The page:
Pet Health

Pets and Humans: Summer Safety Tips

Written by Caroline M. Wieczorek, VMD. Posted in Pet Health.

Healthy Living,Keep you pets safe during hot weather

Summer and warm (hot) weather are upon us shortly. This means a few extra precautions for our furry friends.

SUN PROTECTION:
We protect ourselves from the harmful rays of the sun and should do the same for our pets. Animals can get sunburn, too! Apply small amount of pediatric SPF 30 to pale nose tips and bridges of noses, and ear tips. White animals, especially, are prone to melanomas on their ear (pinna tips) and eyelids when exposed to harsh summer sun for long periods of time. Animals that are coated and are shaved for the summer may need sun protection on their backs until their fur grows back, for at least a month or so.

Can I give my dog Pumpkin?

Written by Dr Rose Dileva VMD,MS,CVCP,CVA. Posted in Pet Health.

Pumpkin is an excellent source of carotenoids,

 <p<Q:>:

I read in a recent magazine about pet health that it would be Ok to feed my dog some pumpkin. Is this statement true or a fallacy?

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Pumpkin is an excellent source of carotenoids, fiber, iron, zinc, potassium and vitamin A. It is first very important to pick the correct kind of pumpkin. You DO NOT want to use pumpkin pie filler from the baking section of the supermarket. You want to use only canned pumpkin. Pumpkin’s high fiber content allows it to be of benefit in cases of constipation, diarrhea and also for losing weight. The easiest way to help lose some weight is to decrease, by a small portion, the amount of regular food you are giving your dog and to replace it with the pumpkin. Amounts range from 1/4 cup in smaller dogs to a full cup in larger dogs, generally once a day. I actually have one client who brings in a combination of organic plain yogurt, mixes it with some pumpkin and freezes it in a small ceramic bowel. She then allows her dog to eat it as he is getting his acupuncture treatment. It takes awhile to be consumed and lasts about the same amount of time an acupuncture treatment lasts ( 15 -20 minutes). It works very well and provides a great, healthy treat to give your dog as well!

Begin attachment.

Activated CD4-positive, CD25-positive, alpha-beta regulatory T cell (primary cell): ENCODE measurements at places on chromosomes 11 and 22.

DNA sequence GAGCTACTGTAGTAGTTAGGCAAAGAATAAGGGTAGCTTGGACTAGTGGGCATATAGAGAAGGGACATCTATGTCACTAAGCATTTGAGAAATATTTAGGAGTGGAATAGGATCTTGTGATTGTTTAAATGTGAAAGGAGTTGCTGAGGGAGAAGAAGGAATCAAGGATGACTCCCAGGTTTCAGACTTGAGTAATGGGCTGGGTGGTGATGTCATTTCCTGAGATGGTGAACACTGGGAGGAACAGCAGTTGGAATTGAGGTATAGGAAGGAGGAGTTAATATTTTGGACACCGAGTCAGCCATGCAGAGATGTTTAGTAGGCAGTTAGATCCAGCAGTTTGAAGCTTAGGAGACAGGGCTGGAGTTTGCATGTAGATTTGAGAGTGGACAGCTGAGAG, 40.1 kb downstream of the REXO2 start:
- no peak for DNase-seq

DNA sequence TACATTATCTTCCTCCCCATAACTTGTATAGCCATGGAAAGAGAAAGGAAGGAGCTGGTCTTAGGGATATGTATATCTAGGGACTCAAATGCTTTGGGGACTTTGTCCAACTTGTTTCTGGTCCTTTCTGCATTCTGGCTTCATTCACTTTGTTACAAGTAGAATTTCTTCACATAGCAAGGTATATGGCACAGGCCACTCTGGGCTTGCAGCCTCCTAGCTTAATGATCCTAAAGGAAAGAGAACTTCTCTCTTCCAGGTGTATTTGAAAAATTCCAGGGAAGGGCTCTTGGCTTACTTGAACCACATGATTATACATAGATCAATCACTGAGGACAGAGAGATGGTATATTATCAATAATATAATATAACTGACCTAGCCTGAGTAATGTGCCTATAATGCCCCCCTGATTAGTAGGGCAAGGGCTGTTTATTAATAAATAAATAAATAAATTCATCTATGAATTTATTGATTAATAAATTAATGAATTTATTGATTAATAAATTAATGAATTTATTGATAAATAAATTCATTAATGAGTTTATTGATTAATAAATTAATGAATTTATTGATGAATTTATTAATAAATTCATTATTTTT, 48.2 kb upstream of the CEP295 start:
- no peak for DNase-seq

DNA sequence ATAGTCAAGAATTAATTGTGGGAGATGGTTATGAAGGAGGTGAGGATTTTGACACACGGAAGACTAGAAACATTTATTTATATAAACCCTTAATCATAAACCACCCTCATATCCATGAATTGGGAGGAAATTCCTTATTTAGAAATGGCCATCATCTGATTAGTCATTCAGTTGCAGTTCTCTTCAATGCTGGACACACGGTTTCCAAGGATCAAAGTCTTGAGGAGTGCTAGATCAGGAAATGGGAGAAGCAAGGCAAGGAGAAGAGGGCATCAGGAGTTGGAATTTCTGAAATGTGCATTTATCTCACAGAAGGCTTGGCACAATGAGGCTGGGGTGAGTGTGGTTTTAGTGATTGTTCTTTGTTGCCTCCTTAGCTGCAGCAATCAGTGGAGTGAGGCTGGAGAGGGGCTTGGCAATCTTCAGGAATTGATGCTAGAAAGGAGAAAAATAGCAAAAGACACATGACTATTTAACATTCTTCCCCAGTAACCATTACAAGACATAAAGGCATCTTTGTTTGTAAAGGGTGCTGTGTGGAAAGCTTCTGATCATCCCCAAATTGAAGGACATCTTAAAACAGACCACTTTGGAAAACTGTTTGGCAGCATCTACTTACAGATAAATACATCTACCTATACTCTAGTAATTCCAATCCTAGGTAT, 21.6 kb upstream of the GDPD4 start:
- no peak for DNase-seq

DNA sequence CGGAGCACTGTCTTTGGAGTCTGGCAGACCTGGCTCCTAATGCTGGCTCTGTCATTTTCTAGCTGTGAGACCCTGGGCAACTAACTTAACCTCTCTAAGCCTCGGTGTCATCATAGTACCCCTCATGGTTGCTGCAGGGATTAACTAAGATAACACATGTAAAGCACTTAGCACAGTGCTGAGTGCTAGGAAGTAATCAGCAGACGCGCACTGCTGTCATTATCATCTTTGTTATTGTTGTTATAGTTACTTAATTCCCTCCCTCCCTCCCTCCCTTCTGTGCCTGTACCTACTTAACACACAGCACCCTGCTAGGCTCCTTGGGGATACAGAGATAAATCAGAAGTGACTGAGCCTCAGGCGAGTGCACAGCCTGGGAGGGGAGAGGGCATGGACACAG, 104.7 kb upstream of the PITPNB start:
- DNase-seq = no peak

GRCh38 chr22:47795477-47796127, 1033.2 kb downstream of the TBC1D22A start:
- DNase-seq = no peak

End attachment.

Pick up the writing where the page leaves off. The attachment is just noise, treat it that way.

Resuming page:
Is Your Cat Sociopathic or Just Territorial A Case Study of Pepper

Written by Lee Arnold. Posted in Pet Health.

 I adopted Pepper from a shelter in 1992, just after I moved to Philadelphia.  I had cats growing up on a farm in Wisconsin, but never had the opportunity to have one as an adult, due to various rental agreements.  From 1992, to 1998 when I met my partner Neal, it was just us two.  I had had relationships during that time, but perhaps Pepper knew that they would not last and therefore didn’t pay much attention. Then I met Neal and after several weeks he began to notice a change in her behavior, saying one day, “You know she’s trying to kill me.”

I don’t want get ahead of the story.  Neal is a psychiatrist and I used to joke that he had previously diagnosed Pepper with Obsessive Compulsive Disorder (OCD), Attention Deficit Hyperactivity Disorder (ADHD), and Oppositional Disorder; a charge he strenuously denies.  Since she had the propensity to throw-up if she ate too fast (usually while sitting on one of us), he did characterize her as bulimic.  But this was the first time any type of sociopathy was hinted.
Things started out just fine with Pepper until she figured out Neal wasn’t going anywhere.  First she would just glare at him. Then he said he would notice that while sleeping he’d be woken up with Pepper placing her paw firmly on his carotid artery.  At this point I need to mention that when I had gotten her from the pound, Pepper had only one tooth left (which had to be removed because it was infected), had been declawed by her previous owners, and weighed all of 8 pounds her entire life.  She was not physically intimidating.  She was a good, kind, kitty cat—totally non-violent--a saint really.  If fact she did Yoga with me every morning.